Variable Value Meaning


e.g. myproject, will clone into ${WORKSPACE_PATH}/myproject

(required) Path into which the projects is cloned. This path is relative to the workspace.

working sets

e.g. ws1,ws2

(optional) This will create working sets (in eclipse). Each module (eclipse project) of this project will be part of all these working sets. Working sets will be automatically created if necessary.



Workspace to use for checkout and import. Default is main.



(required) Git URL to use for cloning the project.


e.g. develop

(optional) Git branch to checkout. Git default branch is default.


e.g. . (default)

(optional) The directory inside path where to trigger an initial build after clone or pull (if build_cmd is set). For a regular project use . to build top-level project.


e.g. mvn -D skip Tests=true -Darchetype.test.skip=true clean install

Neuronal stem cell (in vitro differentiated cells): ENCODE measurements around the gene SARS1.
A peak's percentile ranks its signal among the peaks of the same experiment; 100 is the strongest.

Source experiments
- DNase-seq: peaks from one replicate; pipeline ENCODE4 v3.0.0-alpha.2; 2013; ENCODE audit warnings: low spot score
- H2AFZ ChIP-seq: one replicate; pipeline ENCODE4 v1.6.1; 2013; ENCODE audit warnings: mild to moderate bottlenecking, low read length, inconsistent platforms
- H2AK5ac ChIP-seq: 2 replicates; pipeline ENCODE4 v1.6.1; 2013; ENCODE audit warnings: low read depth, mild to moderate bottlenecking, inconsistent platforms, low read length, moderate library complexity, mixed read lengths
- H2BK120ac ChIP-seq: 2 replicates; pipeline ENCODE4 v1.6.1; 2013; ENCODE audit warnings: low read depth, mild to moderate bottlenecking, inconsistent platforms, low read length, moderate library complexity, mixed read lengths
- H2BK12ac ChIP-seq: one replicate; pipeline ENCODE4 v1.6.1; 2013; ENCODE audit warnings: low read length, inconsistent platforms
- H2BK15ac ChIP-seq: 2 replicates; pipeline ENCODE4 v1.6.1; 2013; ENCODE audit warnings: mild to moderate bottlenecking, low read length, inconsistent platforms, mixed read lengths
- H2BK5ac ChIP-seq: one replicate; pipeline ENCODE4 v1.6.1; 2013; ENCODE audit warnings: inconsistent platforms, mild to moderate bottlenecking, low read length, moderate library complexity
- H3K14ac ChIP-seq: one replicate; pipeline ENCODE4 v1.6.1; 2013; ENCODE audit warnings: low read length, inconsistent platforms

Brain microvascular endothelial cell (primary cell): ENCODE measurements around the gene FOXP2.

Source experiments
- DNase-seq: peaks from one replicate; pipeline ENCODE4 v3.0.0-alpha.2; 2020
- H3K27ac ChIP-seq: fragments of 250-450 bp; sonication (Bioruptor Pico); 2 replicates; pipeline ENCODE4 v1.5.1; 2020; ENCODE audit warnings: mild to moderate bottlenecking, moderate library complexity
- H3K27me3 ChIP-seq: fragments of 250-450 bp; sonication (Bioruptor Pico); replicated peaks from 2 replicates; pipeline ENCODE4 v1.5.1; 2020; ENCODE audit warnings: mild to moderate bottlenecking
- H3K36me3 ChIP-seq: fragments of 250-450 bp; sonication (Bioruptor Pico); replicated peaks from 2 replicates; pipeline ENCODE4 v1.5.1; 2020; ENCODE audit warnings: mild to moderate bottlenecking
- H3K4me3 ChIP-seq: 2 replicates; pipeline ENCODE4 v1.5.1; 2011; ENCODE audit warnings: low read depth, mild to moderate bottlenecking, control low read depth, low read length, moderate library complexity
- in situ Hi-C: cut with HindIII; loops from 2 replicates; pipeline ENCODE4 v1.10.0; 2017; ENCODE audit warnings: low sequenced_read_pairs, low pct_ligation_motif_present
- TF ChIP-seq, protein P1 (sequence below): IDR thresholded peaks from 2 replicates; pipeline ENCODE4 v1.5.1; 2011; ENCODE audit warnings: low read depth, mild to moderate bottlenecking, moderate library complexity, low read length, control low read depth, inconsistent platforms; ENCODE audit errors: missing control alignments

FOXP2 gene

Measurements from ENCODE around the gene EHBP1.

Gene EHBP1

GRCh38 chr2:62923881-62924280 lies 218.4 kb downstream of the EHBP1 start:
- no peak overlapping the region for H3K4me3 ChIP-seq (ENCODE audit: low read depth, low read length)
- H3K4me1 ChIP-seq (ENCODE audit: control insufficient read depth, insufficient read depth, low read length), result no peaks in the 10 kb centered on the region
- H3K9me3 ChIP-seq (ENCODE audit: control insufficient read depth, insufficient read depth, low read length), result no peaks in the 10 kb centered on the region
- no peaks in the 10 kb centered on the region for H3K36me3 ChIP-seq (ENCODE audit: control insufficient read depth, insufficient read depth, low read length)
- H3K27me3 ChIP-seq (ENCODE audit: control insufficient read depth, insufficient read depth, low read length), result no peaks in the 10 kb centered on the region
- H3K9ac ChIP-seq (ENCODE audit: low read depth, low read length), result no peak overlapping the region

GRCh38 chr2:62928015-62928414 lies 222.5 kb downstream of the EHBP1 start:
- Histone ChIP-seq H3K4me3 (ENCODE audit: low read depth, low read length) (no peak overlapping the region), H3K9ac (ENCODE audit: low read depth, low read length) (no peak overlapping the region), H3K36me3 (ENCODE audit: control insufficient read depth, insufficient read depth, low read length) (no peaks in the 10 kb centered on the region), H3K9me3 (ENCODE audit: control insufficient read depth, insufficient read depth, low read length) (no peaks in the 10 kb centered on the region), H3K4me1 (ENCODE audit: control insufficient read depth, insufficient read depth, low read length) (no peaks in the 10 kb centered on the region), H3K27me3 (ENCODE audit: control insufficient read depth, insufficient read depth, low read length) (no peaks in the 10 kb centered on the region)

(optional) The devonfw command to invoke to build the project after clone or pull. If omitted no build is triggered.


e.g. import

(optional) Desired action for eclipse IDE. If you put import here all modules (eclipse projects) in the current project will be imported into eclipse. If you leave this out or put any other value for this parameter, no change in eclipse is done.



(optional) If set to false the project is skipped during the setup.

Please note that the .properties file is parsed via shell and not via java. So be careful with "advanced" features .properties files normally support.

Last updated 2023-11-20 10:37:01 UTC